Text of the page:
K4 Cultured Just Ginger Skewered Salmon and Cucumber with Citrus Salt
by Chef Linz Hart-MacDiarmid
A fabulous chef, Linz Hart-MacDiarmid, has produced this little beauty of a recipe for wonderfully healthy salmon using our K4 Cultured Just Ginger, combining the benefits of oily fish with the benefits of our probiotic, lacto-fermented ginger. This is perfect for everything from a dinner party to a light lunch on a sunny summer's day. Put these bad boys on the menu and you'll have no problem pinning your guests down.
- 1 large salmon fillet with skin on
- 1 cucumber
- Wet soaked skewers
- Zest of 2 oranges
- 1 fresh chilli, finely diced (omit for AIP)
- Crushed black peppercorns (omit for AIP)
- Flaky sea salt
- 2 tbsp K4 Cultured Just Ginger, finely chopped
- Extra virgin olive oil
- Remove skin from the salmon and set aside for crisping. Remove any pin bones.
- Cube salmon into large bite-size pieces.
- Salt and oil the salmon skin, then gently place onto greaseproof paper. Cover with more paper (weigh it down if you like) and place in a hot oven for 15 - 20 minutes. Beware it burns easily so keep your eyes on it! Set aside to cool.
- Prepare the cucumber - leave the skin on one side of cucumber length, but remove the other (best if the cucumber is reasonably narrow).
- Zest one orange and combine with the finely chopped chilli and a grind of black peppercorns (omit for chilli and peppercorns for AIP).
- Skewer the salmon and cucumber, then season with the orange zest, chilli and black peppercorns (omit for chilli and peppercorns for AIP).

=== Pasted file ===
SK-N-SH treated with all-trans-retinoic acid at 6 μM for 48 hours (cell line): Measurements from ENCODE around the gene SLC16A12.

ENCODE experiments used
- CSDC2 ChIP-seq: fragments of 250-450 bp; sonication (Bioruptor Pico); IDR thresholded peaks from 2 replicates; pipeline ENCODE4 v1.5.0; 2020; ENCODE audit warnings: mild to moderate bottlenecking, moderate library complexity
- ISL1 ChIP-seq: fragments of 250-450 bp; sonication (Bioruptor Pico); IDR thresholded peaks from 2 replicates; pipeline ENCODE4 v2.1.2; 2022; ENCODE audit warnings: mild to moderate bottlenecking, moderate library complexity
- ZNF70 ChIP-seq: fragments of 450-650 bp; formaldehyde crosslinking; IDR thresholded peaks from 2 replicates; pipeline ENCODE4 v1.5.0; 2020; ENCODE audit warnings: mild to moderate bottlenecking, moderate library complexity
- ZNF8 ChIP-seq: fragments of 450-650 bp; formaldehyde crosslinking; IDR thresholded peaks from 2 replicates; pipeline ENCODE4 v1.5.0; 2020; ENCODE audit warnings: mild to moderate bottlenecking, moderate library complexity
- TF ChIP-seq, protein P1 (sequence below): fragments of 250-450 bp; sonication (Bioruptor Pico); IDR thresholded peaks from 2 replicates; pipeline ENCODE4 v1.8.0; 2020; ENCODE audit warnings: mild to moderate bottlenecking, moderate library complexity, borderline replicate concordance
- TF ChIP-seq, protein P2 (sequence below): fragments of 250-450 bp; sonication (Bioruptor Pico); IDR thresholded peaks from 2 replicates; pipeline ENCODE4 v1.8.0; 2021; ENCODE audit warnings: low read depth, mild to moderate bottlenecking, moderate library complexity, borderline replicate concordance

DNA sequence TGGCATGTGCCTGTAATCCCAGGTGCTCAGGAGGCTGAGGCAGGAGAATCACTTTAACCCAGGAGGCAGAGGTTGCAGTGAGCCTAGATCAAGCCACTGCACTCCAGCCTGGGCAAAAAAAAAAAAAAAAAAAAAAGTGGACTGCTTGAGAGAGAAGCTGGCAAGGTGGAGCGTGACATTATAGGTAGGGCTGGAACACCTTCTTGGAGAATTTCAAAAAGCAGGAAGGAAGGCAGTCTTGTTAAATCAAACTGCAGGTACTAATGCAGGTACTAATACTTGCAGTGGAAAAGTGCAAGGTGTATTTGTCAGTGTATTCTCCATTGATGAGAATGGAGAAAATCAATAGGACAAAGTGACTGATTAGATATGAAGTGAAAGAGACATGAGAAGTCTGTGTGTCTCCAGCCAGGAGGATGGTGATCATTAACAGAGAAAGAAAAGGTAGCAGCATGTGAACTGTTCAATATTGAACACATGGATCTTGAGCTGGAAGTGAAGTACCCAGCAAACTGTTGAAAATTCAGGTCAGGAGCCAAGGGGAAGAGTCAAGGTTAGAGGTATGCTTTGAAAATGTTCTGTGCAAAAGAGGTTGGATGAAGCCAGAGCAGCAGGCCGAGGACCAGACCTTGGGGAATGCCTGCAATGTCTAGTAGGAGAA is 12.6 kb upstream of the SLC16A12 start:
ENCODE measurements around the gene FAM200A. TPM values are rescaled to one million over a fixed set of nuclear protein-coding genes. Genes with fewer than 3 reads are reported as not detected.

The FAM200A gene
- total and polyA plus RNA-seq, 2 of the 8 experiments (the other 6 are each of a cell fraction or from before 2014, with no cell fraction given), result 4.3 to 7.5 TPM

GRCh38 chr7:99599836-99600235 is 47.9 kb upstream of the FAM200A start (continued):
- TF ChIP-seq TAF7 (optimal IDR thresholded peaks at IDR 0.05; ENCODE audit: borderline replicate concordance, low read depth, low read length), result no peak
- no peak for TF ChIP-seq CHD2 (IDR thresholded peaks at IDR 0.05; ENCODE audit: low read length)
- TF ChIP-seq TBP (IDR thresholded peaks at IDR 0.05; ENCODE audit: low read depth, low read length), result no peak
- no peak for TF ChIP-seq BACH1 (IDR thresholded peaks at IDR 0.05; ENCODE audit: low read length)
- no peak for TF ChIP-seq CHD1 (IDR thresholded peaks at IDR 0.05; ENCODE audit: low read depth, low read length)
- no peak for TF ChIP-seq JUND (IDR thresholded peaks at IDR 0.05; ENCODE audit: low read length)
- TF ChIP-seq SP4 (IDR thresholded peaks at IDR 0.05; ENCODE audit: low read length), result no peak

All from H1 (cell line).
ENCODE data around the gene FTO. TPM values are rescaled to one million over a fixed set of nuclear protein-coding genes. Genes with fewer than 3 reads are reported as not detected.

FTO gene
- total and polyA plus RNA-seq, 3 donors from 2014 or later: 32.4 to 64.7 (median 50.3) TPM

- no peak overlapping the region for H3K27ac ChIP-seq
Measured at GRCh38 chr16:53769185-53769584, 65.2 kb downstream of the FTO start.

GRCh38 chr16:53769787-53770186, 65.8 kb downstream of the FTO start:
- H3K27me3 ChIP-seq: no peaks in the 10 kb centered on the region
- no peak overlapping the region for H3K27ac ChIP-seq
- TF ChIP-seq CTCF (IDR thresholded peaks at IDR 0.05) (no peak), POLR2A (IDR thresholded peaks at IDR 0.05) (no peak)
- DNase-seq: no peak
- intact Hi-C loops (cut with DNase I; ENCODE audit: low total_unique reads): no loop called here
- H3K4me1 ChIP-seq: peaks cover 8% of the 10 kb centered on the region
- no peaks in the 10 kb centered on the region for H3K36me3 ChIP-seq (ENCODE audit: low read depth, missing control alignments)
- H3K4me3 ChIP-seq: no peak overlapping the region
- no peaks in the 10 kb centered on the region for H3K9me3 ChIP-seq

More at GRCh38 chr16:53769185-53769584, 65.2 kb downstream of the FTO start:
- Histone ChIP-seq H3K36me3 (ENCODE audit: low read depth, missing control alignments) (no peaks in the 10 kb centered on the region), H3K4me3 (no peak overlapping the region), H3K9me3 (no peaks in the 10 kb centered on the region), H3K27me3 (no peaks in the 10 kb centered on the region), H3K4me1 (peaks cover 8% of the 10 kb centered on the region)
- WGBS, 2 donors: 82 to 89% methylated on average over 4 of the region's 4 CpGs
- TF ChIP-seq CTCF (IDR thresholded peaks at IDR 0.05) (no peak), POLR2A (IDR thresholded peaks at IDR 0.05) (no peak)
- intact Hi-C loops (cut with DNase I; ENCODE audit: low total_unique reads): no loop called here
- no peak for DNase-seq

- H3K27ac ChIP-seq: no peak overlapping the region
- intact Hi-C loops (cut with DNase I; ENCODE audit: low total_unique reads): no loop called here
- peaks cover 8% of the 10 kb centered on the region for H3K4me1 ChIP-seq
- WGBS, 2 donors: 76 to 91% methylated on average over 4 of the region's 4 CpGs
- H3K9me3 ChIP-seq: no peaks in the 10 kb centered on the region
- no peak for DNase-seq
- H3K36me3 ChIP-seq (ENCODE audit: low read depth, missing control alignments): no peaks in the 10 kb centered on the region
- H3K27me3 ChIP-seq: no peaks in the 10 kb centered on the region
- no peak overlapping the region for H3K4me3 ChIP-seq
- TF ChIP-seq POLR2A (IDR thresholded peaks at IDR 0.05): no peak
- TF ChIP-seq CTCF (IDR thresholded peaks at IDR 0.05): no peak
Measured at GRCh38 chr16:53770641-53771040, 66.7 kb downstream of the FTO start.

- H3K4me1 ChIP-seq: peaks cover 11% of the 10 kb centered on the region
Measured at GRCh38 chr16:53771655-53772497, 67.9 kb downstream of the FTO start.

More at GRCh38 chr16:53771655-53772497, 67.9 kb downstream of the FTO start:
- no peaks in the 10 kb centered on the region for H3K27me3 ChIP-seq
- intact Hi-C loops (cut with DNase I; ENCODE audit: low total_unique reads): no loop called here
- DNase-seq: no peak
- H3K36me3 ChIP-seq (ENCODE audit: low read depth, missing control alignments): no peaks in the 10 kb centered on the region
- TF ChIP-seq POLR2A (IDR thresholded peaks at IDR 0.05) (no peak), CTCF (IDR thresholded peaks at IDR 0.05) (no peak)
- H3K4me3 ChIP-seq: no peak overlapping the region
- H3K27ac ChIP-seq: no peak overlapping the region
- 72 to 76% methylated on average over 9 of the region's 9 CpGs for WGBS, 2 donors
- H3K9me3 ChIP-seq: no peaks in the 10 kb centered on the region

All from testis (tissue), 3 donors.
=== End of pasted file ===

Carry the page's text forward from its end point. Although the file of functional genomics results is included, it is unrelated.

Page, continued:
- Bake the salmon skewers for 10 minutes in a moderate oven.
- Whilst the skewers are in the oven, zest the other orange and combine with the finely chopped K4 Cultured Just Gingerand flaky sea salt (keep it nice and textured).
- Remove skewers from the oven, and generously coat with ginger-citrus salt.
Serve with the crispy skin as garnish.
Salmon has a well-deserved reputation as a health food. It is nutrient dense and an excellent source of essential proteins, vitamins and minerals (such as a vitamin B12, selenium and potassium). Most importantly, however, is that it is a significant source of omega-3 fatty acids. These fatty acids, which occur naturally in oily fish as eicosapentanoic acid (EPA) and docosahexanic (DHA), are believed to be important in maintaining a healthy brain function, as well as being important for the maintenance of healthy joints and a healthy heart. There is also ongoing research into the potential benefit of fish consumption in protecting the body against diseases such as asthma, depression, diabetes, high blood pressure, Alzheimer’s, rheumatoid arthritis, macular degeneration, multiple sclerosis and some cancers. Foods rich in omega-3 are an important part of our diet, as they are essential amino acids that the body is unable to synthesise on its own; therefore they must be obtained from our food.